"Our life consists not in the pursuit of material success but in the quest of worthy spiritual growth. Our entire earthly existence is but a transition stage in the movement toward something higher, and we must not stumble or fall, nor must we linger fruitlessly on one rung of the ladder.... The laws of physics and physiology will never reveal the indisputable manner in which the Creator constantly, day in and day out, participates in the life of each of us, unfailingly granting us the energy of existence; when this assistance leaves us, we die. In the life of our entire planet, the Divine Spirit moves with no less force: this we must grasp in our dark and terrible hour."
Kirk describes this passage as "express-[ing] with high feeling the essence of the conservative impulse." ... Kirk is recognizing the congruity between Solzhenitsyn and him at the deepest levels of their thinking. For both of them, meaning in human life lies ultimately in the transcendent realm, and only by reference to this transcendent source of meaning can the nature of human beings and human society be properly understood.
Kirk again: "Solzhenitsyn's moral vision is what Eliot called the 'high dream'--the vision of Dante, the Christian extrasensory perception of true reality. Even more than Dante, Solzhenitsyn passed through the Inferno, and was purged of dross." Dreher: "Ignat reminds his audience that his father wrote 'bless you, gulag, for having been in my life' for what his suffering did for him to convert him." One hundred or five hundred years: the light of true words will shine.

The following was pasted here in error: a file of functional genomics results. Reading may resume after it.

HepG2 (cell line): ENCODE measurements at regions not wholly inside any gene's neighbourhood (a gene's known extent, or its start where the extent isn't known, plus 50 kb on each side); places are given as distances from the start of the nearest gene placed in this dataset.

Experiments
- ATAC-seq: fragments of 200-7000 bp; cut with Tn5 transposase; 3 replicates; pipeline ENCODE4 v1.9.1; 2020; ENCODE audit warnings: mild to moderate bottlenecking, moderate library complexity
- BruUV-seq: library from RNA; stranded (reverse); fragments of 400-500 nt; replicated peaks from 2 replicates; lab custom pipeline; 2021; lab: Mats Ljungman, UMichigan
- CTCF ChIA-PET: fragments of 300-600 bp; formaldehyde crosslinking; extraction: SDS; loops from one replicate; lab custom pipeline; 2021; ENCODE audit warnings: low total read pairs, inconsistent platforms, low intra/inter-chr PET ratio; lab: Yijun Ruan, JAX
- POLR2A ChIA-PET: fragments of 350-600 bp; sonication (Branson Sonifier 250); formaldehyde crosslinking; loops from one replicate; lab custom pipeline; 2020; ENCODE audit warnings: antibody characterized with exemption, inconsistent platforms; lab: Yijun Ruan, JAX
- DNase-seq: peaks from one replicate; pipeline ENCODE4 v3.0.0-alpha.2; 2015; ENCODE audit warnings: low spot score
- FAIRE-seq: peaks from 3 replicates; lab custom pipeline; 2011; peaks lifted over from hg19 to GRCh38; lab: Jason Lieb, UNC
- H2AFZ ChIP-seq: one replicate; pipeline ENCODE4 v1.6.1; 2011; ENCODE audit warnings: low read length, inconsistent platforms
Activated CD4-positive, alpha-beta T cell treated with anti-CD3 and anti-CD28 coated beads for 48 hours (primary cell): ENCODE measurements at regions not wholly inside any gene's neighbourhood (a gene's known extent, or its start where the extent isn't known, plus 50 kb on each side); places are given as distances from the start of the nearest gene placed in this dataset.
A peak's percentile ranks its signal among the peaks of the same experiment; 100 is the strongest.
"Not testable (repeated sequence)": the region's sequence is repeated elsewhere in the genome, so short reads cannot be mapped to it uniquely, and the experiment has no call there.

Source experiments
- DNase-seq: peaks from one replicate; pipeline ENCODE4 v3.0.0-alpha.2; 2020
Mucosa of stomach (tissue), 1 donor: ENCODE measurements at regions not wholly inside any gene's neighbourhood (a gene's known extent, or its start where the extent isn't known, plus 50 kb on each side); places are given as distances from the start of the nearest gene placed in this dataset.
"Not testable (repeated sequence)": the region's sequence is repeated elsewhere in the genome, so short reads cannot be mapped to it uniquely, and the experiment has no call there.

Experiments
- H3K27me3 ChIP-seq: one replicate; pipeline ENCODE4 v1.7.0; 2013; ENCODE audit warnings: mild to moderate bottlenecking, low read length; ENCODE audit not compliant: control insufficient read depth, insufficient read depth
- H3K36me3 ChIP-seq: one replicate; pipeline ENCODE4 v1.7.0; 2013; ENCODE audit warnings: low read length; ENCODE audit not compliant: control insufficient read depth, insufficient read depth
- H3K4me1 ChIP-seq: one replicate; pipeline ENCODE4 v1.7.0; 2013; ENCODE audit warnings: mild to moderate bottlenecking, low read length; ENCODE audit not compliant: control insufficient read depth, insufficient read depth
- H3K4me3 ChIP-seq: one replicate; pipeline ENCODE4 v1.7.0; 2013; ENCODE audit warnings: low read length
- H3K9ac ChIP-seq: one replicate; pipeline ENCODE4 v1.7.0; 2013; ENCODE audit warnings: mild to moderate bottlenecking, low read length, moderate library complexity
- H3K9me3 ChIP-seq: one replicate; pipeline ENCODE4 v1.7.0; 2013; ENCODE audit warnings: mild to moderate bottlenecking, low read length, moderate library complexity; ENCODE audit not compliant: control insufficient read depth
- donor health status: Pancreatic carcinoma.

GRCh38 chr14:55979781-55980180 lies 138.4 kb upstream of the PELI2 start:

We're not just falling leaves for compost or the burn pile. We're meant for higher things, for conversion not combustion. The good seed is planted in the heart, watered or starved, enlightened or stunted in the darkness. The Lord of the Harvest will still come.
I don't know whether Kirk and Solzhenitsyn ever met. Of course, I think they now have, or will. Happy All Souls Day (some of you)!
Yours for Christ, Creed & Culture,
James M. Kushiner
Executive Director, The Fellowship of St. James
James M. Kushiner is Executive Editor of Touchstone: A Journal of Mere Christianity, and Executive Director of The Fellowship of St. James.